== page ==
Designing an Evaluation Process for Resource Discovery Tools

Designing an Evaluation Process for Resource Discovery Tools

David Bietila (University of Chicago, USA) and Tod Olson (University of Chicago, USA)
DOI: 10.4018/978-1-4666-1821-3.ch008
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Abstract

This chapter discusses a process that can be used by libraries to evaluate the current generation of resource discovery tools. The process considers a three-tiered approach to the application, considering technical, functional, and usability layers. Because the current generation of discovery tools is very flexible, the process discussed uses an initial pass of evaluation to gain insight into the abilities of the tool and how users approach it. This leads to a further evaluative iteration, mainly at the usability level, where the user observations from the first iteration are used to inform more refined use cases.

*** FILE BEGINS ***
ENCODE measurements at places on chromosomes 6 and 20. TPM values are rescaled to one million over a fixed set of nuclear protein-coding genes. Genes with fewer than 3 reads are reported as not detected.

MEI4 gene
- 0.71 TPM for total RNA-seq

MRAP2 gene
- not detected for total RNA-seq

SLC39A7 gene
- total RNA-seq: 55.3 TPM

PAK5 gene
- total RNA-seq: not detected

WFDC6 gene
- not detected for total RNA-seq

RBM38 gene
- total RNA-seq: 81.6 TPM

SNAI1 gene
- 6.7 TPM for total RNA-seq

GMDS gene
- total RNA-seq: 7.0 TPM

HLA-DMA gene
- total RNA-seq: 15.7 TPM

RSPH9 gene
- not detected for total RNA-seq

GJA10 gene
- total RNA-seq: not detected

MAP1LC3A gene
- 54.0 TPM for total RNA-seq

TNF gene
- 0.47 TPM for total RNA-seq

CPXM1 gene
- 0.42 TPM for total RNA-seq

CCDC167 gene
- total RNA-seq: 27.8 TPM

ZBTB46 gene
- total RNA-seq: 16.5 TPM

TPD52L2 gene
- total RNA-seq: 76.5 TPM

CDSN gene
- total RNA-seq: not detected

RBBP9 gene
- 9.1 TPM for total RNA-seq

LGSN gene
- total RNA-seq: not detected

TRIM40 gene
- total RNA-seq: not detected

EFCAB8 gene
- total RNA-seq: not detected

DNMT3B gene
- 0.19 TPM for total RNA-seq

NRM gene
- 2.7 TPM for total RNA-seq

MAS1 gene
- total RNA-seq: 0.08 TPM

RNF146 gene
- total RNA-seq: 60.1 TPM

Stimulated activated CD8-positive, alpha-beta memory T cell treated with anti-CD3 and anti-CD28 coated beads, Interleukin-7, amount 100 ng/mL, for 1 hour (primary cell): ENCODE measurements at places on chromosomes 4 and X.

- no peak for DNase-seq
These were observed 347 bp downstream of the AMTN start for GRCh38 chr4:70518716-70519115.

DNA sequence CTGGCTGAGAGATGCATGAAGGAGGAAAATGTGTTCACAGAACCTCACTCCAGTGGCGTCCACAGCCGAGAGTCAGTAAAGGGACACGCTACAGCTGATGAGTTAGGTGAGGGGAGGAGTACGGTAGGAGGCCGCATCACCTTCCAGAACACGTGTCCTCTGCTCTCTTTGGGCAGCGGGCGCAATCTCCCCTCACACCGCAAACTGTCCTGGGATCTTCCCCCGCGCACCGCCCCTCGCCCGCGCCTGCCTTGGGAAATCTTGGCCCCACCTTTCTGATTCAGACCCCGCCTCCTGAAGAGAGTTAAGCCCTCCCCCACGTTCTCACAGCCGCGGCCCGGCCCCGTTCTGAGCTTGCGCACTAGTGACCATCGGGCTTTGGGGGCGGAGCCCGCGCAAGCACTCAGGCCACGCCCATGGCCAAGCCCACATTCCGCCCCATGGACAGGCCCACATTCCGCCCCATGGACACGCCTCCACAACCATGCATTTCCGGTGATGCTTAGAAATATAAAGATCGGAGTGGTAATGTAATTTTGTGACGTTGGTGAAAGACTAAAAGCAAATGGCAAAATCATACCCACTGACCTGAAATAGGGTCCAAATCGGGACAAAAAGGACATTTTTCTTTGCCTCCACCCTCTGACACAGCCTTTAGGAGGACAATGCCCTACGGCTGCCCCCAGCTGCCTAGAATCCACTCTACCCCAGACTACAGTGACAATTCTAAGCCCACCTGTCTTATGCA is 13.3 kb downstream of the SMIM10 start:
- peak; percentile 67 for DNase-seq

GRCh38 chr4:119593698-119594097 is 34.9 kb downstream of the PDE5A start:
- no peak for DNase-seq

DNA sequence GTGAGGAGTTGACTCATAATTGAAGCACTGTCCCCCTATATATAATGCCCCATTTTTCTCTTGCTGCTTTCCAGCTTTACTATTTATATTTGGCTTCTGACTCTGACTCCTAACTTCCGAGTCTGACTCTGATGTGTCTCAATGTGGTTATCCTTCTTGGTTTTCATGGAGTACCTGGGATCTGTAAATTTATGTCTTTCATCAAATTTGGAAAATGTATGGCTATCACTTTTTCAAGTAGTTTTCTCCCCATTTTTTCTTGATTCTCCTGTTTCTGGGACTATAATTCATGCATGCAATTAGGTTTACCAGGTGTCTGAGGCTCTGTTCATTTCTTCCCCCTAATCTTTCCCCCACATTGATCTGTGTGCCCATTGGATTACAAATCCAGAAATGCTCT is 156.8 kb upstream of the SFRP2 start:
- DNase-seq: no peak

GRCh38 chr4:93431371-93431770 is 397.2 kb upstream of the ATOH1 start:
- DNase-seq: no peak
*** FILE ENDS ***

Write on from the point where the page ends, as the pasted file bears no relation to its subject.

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Background And Literature Review

The University of Chicago is a research and educational institution with over 5,000 undergraduates; 10,000 graduate, professional, and other students; and 2,200 faculty and other academic personnel. The University is well-known for intensive research activity in diverse areas such as economics, law, medicine, sociology, the physical sciences, and a number of other fields. The University of Chicago Library serves the needs of University researchers and students; it is a single administrative unit with a physical presence in six buildings. In addition to a physical collection of some 8.5 million items, the Library maintains access to over 57,000 individual e-journal titles and over a million e-books.

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